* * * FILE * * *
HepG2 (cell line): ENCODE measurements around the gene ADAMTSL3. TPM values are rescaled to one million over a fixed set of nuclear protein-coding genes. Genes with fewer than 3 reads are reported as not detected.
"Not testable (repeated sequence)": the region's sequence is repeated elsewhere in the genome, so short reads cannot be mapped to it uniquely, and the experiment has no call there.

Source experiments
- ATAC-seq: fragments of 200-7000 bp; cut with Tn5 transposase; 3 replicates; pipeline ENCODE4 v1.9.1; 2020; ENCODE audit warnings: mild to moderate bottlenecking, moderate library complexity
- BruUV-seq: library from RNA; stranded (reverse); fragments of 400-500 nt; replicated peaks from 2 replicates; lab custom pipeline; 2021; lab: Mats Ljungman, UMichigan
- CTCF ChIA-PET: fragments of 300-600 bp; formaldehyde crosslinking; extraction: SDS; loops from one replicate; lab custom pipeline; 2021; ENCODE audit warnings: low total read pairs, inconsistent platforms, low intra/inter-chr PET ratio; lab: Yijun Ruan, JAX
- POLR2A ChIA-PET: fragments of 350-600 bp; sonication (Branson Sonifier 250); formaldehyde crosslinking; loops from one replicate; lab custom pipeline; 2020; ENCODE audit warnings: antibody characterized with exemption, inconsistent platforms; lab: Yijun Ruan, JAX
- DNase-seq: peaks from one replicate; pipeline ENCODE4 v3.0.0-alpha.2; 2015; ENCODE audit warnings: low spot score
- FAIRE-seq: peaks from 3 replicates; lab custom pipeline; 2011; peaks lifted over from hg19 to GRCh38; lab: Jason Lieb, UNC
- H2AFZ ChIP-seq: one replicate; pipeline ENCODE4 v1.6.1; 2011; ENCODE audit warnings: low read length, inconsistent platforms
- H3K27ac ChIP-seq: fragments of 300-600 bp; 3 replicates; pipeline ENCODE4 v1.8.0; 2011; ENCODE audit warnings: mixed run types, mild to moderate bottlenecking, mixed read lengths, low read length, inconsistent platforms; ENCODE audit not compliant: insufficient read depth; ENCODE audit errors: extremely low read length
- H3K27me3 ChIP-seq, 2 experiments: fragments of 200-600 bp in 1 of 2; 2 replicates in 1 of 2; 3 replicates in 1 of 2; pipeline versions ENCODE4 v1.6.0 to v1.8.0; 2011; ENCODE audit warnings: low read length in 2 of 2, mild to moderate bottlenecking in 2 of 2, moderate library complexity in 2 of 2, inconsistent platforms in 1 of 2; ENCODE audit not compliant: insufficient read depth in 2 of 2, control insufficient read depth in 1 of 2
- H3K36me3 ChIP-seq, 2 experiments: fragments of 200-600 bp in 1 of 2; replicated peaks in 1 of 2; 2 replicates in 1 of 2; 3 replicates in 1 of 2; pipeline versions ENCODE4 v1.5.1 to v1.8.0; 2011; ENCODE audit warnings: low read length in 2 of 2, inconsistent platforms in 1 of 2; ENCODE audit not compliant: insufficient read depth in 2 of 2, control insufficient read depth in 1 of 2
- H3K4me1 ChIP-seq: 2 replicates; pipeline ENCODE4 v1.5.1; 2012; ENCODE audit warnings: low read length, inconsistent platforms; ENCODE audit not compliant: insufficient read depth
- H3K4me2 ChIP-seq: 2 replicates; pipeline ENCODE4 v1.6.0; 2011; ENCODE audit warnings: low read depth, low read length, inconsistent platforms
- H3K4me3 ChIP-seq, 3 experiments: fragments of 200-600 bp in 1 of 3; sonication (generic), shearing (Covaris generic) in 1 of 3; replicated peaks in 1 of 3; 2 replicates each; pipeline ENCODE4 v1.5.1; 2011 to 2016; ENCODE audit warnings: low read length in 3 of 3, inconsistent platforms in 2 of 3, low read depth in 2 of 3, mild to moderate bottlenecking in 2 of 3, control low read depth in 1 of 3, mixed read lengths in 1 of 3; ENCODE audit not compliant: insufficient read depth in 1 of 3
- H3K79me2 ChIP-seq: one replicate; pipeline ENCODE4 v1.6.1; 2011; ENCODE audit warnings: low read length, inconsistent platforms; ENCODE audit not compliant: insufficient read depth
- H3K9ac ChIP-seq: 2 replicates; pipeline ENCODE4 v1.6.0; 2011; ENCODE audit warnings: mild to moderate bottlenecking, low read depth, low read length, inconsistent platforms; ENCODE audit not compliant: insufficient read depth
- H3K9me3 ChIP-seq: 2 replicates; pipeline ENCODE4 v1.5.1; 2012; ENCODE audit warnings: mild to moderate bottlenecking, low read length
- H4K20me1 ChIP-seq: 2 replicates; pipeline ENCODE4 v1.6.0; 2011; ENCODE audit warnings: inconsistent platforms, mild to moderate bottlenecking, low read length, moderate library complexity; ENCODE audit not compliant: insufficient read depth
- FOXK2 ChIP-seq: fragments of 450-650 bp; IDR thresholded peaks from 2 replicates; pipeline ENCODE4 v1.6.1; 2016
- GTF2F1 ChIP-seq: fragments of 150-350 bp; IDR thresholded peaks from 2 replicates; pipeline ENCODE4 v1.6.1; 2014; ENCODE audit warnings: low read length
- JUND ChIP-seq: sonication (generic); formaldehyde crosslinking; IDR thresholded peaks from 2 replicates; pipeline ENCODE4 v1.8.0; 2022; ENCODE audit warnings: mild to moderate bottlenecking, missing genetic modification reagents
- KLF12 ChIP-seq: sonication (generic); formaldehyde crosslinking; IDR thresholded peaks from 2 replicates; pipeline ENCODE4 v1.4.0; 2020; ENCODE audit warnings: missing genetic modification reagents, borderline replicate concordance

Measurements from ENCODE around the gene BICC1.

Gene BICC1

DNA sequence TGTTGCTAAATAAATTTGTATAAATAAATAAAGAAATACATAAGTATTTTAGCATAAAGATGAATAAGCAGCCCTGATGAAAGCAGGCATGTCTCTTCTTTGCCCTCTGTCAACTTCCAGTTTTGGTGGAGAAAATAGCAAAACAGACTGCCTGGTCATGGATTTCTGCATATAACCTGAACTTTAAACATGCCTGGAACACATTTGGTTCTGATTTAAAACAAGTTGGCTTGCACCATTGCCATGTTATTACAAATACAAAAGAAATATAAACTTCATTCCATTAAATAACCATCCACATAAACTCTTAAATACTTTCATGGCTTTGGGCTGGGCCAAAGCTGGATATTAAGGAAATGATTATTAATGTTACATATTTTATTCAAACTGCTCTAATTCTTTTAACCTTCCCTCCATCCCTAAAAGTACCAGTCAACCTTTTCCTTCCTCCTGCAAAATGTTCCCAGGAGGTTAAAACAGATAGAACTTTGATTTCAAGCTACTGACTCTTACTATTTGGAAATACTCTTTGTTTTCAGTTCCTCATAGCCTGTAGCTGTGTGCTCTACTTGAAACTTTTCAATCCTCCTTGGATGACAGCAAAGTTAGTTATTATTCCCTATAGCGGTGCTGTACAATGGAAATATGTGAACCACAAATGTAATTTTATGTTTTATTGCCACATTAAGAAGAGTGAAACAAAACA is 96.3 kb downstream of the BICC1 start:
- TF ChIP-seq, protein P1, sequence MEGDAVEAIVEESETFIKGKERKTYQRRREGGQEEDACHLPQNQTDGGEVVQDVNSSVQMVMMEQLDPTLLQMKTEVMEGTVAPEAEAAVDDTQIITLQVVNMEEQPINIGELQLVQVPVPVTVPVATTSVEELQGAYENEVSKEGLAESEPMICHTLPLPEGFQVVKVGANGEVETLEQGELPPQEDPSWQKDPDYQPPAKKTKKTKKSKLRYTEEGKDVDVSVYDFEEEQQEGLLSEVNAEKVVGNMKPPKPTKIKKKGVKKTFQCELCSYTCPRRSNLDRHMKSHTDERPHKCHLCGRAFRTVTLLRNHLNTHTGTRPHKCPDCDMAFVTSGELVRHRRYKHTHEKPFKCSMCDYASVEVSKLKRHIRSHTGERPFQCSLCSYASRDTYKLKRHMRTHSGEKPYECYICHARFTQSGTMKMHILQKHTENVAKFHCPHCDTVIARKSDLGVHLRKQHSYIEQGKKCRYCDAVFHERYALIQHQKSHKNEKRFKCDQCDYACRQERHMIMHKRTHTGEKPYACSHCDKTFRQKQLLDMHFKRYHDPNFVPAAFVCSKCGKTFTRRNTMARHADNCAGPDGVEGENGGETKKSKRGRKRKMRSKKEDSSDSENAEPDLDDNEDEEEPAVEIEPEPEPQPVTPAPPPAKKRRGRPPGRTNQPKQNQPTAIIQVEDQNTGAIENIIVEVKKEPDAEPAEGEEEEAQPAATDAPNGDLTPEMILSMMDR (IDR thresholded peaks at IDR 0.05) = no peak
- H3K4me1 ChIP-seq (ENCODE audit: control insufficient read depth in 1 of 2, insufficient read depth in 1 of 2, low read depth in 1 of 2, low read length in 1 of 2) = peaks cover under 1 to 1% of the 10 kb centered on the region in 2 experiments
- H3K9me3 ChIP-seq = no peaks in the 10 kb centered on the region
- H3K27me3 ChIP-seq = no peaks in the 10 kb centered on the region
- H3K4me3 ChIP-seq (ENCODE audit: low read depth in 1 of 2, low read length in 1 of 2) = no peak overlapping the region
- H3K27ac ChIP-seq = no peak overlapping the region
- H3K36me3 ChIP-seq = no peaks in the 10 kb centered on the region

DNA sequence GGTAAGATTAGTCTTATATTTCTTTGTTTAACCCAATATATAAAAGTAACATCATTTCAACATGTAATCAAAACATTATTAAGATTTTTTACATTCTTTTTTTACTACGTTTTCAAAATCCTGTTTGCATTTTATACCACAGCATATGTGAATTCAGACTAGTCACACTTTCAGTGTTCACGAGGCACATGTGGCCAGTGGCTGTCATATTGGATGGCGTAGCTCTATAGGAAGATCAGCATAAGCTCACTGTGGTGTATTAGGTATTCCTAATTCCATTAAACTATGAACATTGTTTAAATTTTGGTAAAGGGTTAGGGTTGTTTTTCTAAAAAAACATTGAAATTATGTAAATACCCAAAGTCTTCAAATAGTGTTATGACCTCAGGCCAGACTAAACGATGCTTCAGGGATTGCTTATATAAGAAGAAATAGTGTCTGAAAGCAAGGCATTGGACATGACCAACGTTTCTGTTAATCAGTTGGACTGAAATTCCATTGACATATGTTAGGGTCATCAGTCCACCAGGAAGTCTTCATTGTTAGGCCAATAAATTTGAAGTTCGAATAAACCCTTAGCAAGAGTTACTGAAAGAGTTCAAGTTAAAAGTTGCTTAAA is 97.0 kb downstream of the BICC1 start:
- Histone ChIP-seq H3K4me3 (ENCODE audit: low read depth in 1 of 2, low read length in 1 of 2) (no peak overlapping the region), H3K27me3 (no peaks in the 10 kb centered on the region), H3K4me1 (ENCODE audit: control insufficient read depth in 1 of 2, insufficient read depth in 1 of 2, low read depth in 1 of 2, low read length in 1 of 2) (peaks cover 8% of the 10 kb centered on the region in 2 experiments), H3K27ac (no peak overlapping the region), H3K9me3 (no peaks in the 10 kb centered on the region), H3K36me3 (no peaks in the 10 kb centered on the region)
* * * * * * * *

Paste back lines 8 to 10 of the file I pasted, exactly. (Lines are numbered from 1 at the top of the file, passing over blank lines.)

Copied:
- DNase-seq: peaks from one replicate; pipeline ENCODE4 v3.0.0-alpha.2; 2015; ENCODE audit warnings: low spot score
- FAIRE-seq: peaks from 3 replicates; lab custom pipeline; 2011; peaks lifted over from hg19 to GRCh38; lab: Jason Lieb, UNC
- H2AFZ ChIP-seq: one replicate; pipeline ENCODE4 v1.6.1; 2011; ENCODE audit warnings: low read length, inconsistent platforms